Multiple forms of MS?
One of the many puzzling and infuriating aspects of multiple sclerosis is that the disease follows such different courses in different people. On top of that, people's responses to the handful of drugs that can slow the progress of MS vary widely. Some patients find their symptoms diminish quickly once they start drug therapy, while others cast about for years in search of a drug that does them any good at all.
Researchers at Stanford University may have discovered why that is. It turns out there may be two different forms of MS, and each may respond differently to drug treatment.
Their work built on a discovery (by the lead author when he was a grad student at the University of Alabama) that one of the major MS drug therapies, beta-interferon, can reverse paralysis in mice in which an animal model of MS (called experimental autoimmune encephalitis, or EAE) had been induced. Beta-interferon (marketed as Betaseron) was known to have the same effect in some humans.
Then, at Stanford, researchers led by Lawrence Steinman found they could induce EAE in two different ways, each using a different cytokine, or immune-system signal chemical, to trigger the damaging autoimmune response characteristic of the disease. The cytokines they used were called gamma-interferon and IL-17.
Steinman's team learned that mice whose EAE was triggered by immune cells that secrete gamma-interferon responded positively to beta-interferon. But in those whose EAE was triggered by IL-17, disease symptoms were actually exacerbated.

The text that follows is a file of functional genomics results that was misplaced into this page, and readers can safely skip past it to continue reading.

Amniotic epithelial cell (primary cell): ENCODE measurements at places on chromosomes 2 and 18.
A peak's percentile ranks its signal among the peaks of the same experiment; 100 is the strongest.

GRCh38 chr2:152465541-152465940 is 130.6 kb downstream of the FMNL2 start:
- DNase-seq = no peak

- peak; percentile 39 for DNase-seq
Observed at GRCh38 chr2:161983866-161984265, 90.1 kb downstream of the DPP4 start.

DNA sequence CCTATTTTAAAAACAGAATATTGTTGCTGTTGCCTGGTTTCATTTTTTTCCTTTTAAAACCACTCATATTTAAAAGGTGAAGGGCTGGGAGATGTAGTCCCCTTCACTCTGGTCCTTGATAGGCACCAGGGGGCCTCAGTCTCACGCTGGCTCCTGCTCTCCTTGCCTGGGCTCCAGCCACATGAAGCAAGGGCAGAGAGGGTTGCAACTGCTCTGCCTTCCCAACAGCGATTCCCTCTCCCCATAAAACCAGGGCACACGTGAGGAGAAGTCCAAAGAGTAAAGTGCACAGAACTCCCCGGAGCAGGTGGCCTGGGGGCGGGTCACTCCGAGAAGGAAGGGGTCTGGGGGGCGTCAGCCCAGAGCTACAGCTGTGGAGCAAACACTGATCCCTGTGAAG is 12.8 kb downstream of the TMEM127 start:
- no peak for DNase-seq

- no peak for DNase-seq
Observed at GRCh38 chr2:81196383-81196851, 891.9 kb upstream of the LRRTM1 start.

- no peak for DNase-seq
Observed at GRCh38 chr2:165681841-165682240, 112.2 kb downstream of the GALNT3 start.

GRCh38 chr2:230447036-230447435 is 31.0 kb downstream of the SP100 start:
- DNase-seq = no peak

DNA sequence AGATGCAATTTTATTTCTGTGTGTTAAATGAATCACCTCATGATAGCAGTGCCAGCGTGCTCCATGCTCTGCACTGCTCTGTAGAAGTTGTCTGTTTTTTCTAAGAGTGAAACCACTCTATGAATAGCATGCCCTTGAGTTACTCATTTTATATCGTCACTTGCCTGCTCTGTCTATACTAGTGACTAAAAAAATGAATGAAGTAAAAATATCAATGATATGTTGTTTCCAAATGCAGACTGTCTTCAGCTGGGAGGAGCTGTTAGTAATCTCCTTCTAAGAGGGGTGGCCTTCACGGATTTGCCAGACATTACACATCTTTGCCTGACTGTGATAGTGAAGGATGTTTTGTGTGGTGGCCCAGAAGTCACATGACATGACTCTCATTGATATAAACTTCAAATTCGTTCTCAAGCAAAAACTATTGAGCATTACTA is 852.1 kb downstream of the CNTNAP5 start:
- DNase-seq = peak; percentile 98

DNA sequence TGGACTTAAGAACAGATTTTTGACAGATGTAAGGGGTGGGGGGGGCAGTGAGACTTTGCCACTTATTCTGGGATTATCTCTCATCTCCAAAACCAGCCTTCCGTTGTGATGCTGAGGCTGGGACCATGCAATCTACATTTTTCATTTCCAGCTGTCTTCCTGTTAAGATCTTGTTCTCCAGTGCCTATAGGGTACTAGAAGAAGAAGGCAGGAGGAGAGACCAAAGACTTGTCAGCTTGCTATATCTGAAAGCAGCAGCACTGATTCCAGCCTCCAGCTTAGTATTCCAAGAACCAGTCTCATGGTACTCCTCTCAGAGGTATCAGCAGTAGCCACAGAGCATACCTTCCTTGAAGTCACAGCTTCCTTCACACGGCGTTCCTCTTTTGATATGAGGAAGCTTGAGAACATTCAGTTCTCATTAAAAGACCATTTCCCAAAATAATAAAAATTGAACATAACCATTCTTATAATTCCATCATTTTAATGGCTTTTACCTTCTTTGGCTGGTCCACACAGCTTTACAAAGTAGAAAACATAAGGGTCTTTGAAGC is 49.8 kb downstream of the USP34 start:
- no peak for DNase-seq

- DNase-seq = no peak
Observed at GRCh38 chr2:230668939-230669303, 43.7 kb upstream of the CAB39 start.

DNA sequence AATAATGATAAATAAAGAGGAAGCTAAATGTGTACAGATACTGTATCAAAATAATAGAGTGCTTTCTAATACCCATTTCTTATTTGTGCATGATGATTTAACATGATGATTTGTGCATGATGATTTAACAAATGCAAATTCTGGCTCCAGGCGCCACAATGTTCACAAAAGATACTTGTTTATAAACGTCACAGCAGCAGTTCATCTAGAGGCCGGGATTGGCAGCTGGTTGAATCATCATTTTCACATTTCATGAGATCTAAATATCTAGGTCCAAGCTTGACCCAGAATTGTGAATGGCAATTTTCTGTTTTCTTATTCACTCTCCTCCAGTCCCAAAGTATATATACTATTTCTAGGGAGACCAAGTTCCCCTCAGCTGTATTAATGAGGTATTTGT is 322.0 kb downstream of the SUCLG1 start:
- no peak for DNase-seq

To see if the same might be true among humans with MS, the team analyzed data collected in an Amsterdam study for a group of 26 people who had been treated with beta-interferon. When the team matched blood samples to data showing how well or poorly each patient had responded to the drug, they saw a clear pattern. Those whose blood had high levels of a variety of IL-17 (called IL-17F) had responded poorly to the drug, while those with low levels of that cytokine responded well.
Why is this important? If that finding holds true in other lab work and in larger human studies, people with MS might be able to determine whether they're likely to respond to a drug therapy by taking a simple blood test. That would save them the time, money and frustration of dallying with an expensive drug that's ultimately not going to help. (Beta-interferon, according to the study, only benefits about half the people who try it.) Steinman is now investigating whether the phenomenon occurs with other MS drugs.
It's also important because it's clear that MS is a disease to be chipped away at, not understood all at once through some single Eureka! discovery. Every little (or big) thing we learn about this confounding disease gets us that much closer to cracking it once and for all.
Folks with MS, how many treatments have you tried? How has your disease responded to them? Please share your experiences in the Comments section.
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